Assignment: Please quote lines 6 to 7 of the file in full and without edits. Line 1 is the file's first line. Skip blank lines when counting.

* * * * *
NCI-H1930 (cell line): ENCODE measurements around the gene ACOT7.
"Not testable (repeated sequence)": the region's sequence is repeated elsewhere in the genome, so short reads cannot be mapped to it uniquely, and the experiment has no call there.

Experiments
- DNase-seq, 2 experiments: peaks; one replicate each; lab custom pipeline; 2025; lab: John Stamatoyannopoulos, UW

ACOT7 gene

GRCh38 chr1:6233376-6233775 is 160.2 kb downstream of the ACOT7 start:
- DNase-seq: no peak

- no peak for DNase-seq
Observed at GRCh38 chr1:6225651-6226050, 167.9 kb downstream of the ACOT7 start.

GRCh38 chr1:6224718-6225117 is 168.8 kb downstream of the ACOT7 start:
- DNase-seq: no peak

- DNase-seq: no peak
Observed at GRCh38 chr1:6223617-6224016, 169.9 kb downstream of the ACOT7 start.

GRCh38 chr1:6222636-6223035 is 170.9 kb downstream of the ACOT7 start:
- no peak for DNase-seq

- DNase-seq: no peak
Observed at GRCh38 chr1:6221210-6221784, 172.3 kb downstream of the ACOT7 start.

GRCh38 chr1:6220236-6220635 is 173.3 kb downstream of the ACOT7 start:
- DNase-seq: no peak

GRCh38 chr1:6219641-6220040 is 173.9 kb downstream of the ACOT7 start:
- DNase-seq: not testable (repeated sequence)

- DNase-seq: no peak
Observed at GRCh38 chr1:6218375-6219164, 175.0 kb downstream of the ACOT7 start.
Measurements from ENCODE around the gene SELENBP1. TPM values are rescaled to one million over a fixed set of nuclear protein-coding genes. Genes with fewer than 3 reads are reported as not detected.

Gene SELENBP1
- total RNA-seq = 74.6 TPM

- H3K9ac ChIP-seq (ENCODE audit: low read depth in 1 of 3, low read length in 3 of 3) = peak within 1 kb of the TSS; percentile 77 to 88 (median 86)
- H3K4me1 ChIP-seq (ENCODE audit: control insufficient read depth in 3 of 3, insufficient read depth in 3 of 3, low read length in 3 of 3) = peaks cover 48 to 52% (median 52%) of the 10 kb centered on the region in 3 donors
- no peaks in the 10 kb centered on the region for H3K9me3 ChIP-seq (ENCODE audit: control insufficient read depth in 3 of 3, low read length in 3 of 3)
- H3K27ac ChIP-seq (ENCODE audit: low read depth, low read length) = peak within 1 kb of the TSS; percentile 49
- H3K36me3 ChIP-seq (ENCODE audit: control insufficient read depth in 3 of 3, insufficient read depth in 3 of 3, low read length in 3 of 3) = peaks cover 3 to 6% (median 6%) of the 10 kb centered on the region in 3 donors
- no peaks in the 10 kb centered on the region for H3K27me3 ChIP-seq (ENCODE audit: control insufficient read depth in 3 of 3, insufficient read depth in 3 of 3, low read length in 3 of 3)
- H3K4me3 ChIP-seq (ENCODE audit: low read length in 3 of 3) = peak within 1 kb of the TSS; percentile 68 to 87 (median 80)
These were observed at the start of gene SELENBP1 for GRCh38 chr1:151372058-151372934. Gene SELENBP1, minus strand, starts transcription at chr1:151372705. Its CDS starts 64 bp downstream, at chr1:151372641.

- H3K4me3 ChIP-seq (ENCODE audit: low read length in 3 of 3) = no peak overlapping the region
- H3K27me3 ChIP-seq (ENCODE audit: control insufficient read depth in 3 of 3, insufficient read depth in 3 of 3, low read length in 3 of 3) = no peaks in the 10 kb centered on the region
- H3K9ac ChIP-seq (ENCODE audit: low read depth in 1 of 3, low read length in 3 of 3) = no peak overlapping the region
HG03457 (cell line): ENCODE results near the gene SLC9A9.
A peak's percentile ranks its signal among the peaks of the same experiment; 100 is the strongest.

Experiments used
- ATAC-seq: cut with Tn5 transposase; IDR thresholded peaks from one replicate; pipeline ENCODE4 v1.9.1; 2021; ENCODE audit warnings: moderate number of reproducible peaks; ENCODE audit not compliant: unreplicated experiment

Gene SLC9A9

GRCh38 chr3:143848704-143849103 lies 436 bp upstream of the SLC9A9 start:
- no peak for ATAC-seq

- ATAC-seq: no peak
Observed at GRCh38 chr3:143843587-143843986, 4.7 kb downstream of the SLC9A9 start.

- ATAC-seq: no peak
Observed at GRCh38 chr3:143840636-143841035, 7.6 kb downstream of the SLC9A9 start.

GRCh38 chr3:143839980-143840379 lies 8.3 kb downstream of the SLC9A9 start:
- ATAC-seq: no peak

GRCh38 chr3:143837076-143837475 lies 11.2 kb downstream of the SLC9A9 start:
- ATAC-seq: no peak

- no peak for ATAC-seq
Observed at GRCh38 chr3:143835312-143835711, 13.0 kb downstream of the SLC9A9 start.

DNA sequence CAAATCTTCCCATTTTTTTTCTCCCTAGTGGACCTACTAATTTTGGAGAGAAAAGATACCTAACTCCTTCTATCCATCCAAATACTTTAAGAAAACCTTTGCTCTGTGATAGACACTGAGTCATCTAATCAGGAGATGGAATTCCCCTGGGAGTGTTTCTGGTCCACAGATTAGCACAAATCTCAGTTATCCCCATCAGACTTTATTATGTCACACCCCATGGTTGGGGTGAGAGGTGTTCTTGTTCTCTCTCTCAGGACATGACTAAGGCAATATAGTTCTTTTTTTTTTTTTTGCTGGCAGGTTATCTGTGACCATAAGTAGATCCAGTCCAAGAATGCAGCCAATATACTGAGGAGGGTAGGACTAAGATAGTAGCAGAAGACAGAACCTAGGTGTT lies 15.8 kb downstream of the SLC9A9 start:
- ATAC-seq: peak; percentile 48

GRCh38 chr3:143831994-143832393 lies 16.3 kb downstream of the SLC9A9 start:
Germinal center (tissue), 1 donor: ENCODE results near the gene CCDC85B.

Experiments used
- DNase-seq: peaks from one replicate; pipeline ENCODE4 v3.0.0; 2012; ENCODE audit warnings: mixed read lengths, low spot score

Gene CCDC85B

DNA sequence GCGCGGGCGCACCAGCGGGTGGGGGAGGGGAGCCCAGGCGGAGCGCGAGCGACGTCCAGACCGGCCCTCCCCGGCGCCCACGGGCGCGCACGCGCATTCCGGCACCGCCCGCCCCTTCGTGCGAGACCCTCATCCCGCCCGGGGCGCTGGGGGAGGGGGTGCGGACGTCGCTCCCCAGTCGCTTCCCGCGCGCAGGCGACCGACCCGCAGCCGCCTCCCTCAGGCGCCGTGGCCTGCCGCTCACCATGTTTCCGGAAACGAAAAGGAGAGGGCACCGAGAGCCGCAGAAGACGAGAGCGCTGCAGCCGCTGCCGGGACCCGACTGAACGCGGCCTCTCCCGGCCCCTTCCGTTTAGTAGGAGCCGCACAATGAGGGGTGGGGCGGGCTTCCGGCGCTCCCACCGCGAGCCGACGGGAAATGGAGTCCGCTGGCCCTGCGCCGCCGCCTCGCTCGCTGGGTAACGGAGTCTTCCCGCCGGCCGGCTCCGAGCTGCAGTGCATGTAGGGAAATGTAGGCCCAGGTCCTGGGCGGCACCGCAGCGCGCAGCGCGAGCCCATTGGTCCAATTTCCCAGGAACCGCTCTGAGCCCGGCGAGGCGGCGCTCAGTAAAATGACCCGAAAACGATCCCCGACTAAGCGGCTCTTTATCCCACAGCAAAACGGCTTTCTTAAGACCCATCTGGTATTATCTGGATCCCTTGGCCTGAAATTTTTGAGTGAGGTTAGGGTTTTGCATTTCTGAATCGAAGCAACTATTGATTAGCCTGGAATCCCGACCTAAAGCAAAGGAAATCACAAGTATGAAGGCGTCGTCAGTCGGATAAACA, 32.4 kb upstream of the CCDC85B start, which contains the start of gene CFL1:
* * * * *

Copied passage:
GRCh38 chr1:6233376-6233775 is 160.2 kb downstream of the ACOT7 start:
- DNase-seq: no peak